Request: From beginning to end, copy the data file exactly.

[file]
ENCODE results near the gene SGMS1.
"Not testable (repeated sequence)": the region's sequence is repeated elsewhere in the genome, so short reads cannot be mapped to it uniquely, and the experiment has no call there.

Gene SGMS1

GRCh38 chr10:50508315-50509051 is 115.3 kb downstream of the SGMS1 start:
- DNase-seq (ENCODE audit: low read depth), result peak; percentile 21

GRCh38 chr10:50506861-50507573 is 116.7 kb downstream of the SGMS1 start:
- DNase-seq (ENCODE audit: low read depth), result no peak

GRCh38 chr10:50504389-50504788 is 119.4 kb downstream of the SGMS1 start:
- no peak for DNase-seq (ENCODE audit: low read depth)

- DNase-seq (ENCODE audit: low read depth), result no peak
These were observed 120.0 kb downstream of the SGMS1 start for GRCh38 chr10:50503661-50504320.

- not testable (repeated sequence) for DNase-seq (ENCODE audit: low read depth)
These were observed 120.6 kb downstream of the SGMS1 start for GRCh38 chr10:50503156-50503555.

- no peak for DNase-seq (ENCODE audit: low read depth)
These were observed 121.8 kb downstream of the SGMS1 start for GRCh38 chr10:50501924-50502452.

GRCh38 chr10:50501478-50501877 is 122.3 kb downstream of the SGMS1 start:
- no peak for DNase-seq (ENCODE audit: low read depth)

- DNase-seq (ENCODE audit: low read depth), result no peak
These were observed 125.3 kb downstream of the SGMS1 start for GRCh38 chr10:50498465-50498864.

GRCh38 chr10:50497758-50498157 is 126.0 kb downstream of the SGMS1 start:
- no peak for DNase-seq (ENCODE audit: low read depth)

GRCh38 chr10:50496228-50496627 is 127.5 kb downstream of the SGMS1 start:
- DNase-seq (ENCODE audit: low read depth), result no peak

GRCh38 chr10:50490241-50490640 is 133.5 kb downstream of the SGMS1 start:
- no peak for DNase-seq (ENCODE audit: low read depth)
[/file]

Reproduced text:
ENCODE results near the gene SGMS1.
"Not testable (repeated sequence)": the region's sequence is repeated elsewhere in the genome, so short reads cannot be mapped to it uniquely, and the experiment has no call there.

Gene SGMS1

GRCh38 chr10:50508315-50509051 is 115.3 kb downstream of the SGMS1 start:
- DNase-seq (ENCODE audit: low read depth), result peak; percentile 21

GRCh38 chr10:50506861-50507573 is 116.7 kb downstream of the SGMS1 start:
- DNase-seq (ENCODE audit: low read depth), result no peak

GRCh38 chr10:50504389-50504788 is 119.4 kb downstream of the SGMS1 start:
- no peak for DNase-seq (ENCODE audit: low read depth)

- DNase-seq (ENCODE audit: low read depth), result no peak
These were observed 120.0 kb downstream of the SGMS1 start for GRCh38 chr10:50503661-50504320.

- not testable (repeated sequence) for DNase-seq (ENCODE audit: low read depth)
These were observed 120.6 kb downstream of the SGMS1 start for GRCh38 chr10:50503156-50503555.

- no peak for DNase-seq (ENCODE audit: low read depth)
These were observed 121.8 kb downstream of the SGMS1 start for GRCh38 chr10:50501924-50502452.

GRCh38 chr10:50501478-50501877 is 122.3 kb downstream of the SGMS1 start:
- no peak for DNase-seq (ENCODE audit: low read depth)

- DNase-seq (ENCODE audit: low read depth), result no peak
These were observed 125.3 kb downstream of the SGMS1 start for GRCh38 chr10:50498465-50498864.

GRCh38 chr10:50497758-50498157 is 126.0 kb downstream of the SGMS1 start:
- no peak for DNase-seq (ENCODE audit: low read depth)

GRCh38 chr10:50496228-50496627 is 127.5 kb downstream of the SGMS1 start:
- DNase-seq (ENCODE audit: low read depth), result no peak

GRCh38 chr10:50490241-50490640 is 133.5 kb downstream of the SGMS1 start:
- no peak for DNase-seq (ENCODE audit: low read depth)